Long-time ESPN broadcaster Mike Tirico is now on NBC and will appear on Football Night in America with Cris Collinsworth, Bob Costas and others.
Norm Hall/Getty Images

The breakdown of what to expect on each network that carries pro football, from pregame shows to the broadcast booth and beyond

By Richard Deitsch
September 13, 2016

There were the usual broadcast truisms for the opening week of the NFL season: The late Sunday afternoon national game drew the highest ratings (Fox had a 16.9 overnight rating for the Giants' 20-19 win over the Cowboys), the pregame shows featured over-the-top male laughter, and ESPN’s features producers proved yet again their massive skill.

With the NFL broadcast rosters all set, we offer The MMQB NFL Broadcast Guide to the 2016 NFL season.

* * *


Broadcast teams
1. Jim Nantz/Phil Simms/Tracy Wolfson
2. Ian Eagle/Dan Fouts/Evan Washburn
3. Greg Gumbel/Trent Green/Jamie Erdahl
4. Kevin Harlan/Rich Gannon
5. Spero Dedes/Solomon Wilcots
6. Andrew Catalon/Steve Tasker/Steve Beuerlein
7. Tom McCarthy/Adam Archuleta
8. Carter Blackburn/Chris Simms
Jay Feely will serve as a kicking analyst.

Main pregame show talent: James Brown (host), Boomer Esiason, Bill Cowher, Tony Gonzalez, Bart Scott (analysts), and Jason La Canfora (insider).

What’s new: Mike Carey, a two-year Internet punching bag, was relieved of his duties as the network’s NFL rules analyst. (There was no replacement.) The NFL Today studio show will check in with game announcers at each regional site around 12:30 p.m. ET, with updates on last minute news and activity at the stadium pertaining to the game you are scheduled to see at 1 p.m. Brad Nessler, who comes over from ESPN, will likely call some late-season NFL games.

Best game: Patriots at Broncos, Dec. 18, 4:25 p.m. ET.

Ratings of note: For the 2015 NFL regular-season, The NFL On CBS averaged 19.1 million views, a +2 percent increase over 2015.

The Boast: CBS will broadcast the most games of any network between its Sunday afternoon and Thursday Night Football packages.

Thursday night setup: CBS will broadcast Weeks 2-3 and Weeks 5-7, which will also be simulcast on NFL Network and Twitter. CBS also will produce four TNF games to be televised on NFL Network.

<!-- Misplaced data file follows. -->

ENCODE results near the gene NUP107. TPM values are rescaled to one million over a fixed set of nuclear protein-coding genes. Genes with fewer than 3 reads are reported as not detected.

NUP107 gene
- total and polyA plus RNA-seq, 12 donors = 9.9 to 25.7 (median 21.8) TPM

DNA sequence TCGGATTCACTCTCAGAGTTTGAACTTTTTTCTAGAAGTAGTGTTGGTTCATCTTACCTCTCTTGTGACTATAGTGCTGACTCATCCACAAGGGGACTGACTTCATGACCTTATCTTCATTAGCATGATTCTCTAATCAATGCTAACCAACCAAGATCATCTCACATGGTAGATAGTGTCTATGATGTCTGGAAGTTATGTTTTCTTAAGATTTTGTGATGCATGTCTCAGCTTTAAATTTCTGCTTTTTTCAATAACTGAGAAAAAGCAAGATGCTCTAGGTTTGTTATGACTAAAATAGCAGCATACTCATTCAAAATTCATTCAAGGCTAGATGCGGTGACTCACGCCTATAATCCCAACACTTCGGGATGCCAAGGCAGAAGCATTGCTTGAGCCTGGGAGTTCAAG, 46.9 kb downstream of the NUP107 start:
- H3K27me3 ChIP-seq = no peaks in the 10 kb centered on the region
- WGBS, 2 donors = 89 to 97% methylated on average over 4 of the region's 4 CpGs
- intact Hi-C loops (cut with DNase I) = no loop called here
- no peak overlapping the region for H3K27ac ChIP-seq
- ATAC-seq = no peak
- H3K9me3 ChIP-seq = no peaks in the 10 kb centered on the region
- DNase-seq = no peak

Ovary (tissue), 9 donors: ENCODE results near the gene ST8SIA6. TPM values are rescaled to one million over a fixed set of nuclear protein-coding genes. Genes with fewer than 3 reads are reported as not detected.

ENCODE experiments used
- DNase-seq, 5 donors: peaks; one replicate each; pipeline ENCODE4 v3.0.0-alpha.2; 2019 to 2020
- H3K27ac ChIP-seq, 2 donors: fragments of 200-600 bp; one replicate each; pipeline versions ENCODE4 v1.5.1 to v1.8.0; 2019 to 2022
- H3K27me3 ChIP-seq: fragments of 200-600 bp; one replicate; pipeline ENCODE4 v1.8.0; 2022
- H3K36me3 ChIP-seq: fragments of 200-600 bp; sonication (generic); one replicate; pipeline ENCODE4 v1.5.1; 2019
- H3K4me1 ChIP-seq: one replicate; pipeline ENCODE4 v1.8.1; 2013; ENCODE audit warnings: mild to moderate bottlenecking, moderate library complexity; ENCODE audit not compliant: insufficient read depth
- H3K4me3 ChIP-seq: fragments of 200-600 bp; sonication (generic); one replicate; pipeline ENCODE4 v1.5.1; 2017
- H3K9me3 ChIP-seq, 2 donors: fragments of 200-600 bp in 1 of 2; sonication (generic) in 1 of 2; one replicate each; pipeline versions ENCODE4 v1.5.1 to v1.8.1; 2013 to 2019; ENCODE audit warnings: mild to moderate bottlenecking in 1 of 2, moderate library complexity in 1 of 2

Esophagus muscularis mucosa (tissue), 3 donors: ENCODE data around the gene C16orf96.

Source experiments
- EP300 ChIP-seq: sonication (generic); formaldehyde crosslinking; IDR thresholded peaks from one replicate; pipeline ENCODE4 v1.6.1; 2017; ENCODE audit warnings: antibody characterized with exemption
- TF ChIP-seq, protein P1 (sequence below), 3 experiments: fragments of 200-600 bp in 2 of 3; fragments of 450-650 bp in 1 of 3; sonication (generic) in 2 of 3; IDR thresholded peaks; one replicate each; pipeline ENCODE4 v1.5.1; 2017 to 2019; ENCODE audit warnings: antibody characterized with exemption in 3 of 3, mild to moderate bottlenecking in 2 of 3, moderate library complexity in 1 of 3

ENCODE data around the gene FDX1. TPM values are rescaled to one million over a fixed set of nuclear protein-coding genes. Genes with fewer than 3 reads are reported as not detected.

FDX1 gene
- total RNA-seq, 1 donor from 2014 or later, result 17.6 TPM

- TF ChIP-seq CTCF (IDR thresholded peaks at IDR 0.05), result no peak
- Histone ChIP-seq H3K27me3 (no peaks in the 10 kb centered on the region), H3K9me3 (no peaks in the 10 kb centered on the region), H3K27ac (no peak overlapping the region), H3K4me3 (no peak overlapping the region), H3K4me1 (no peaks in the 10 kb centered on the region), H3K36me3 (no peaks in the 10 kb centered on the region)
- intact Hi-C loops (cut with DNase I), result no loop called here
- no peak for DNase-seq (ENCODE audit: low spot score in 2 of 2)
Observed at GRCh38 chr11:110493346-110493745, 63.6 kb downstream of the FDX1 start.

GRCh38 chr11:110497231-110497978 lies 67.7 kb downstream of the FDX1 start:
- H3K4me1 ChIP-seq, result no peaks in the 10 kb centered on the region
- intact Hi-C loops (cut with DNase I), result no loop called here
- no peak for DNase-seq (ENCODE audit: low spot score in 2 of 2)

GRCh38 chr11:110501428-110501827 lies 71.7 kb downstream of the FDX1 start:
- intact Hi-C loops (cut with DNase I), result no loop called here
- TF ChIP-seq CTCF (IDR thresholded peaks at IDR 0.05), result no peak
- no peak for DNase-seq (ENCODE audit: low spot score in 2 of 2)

Most polarizing figure: Simms, who draws ire every week on social media. Here’s a story on his bosses backing him up.

Week 1 thought: The NFL Today group discussed Colin Kaepernick and athletes and social justice. Much of the focus was on how it impacts an NFL team, which I didn’t find personally compelling but you might.

* * *


Sean McDonough joins Jon Gruden in the Monday Night Football booth.
Gene Puskar/AP

Broadcast team: Monday Night Football: Sean McDonough, Jon Gruden (analyst) and Lisa Salters (reporter).

Main pregame show talent: Suzy Kolber (host), analysts Trent Dilfer, Matt Hasselbeck, Randy Moss, Steve Young and Charles Woodson (Monday Night Countdown). The Sunday show features host Chris Berman with Dilfer, Hasselbeck, Moss and Woodson. Wendi Nix will also host segments on Sundays. The NFL insiders are Chris Mortensen and Adam Schefter. Matthew Berry is the fantasy expert. Michelle Beisner-Buck will contribute features for Monday Night Countdown.

What’s new: No network had more offseason talent changes than ESPN. First, they made a major shift on the broadcast team with McDonough replacing Tirico after Tirico left for NBC in July. “I'm 54 years old, so the clock was sort of ticking,” says McDonough. “But I'm grateful they've given me this opportunity, and certainly well aware of the standard that's been set by the people who have filled this role before me. And I'm going to do everything I can to uphold the high standard that viewers of Monday Night Football have become accustomed to for 46 years.”

• MONDAY NIGHT’S NEW GUY: Meet Sean McDonough, the new voice of Monday Night Football

The studio team was reworked in an effort to provide more currency for viewers. Hasselbeck and Woodson are recent retirees and Moss moved from Fox to ESPN. Longtime stalwart Tom Jackson walked away from a final year. Cris Carter and Ray Lewis were let go. Keyshawn Johnson was re-assigned. Seth Markman, who runs ESPN’s NFL studio show, has a very tricky assignment this year. He has to figure out ways to help forge the chemistry of his new group (and manage egos), knowing they will have a new host next year while simultaneously making sure not to alienate the current host (Berman), whose agent has already said he’s not retiring. Whatever ESPN’s NFL Sunday and Monday studio shows ultimately become for viewers, they will not become it this year.

Best game: Ravens at Patriots, Dec. 12, 8:30 p.m. ET.

Ratings of note: Monday Night Football averaged 12.9 million viewers in 2015, down three percent from 2014 (13.35 million).

The Boast: From producer Jay Rothman on Gruden: “Jon established himself as a premier analyst in sports television. And just as he was as a Super Bowl-winning head coach, the things that got him that Super Bowl trophy are what makes him great at this job. He's smart, creative, a great innovator. His work ethic is second to none, just as it was as an NFL coach. He brings the same work ethic to Monday Night Football and coaches all of us up.”

Most polarizing figure: Berman.

Week 1 thought: There will be a lot of attention on this pregame show given the massive staff changes. Passing judgment off the first week is a fool’s errand so some quick thoughts: The chemistry obviously needs work (they talked over each other a lot) and the show predictably—and sadly—started with some takes hotter than the Arabian Peninsula. But a discussion on Kaepernick was authentic, honest and tension-filled television given how different Moss and Woodson viewed Kaepernick’s actions compared to Dilfer. (On the latter many Bay Area sports writers have tweeted the opinion that Dilfer is carrying the water for Niners GM Trent Baalke. It will be interesting to see if Dilfer or ESPN brass addresses this charge.)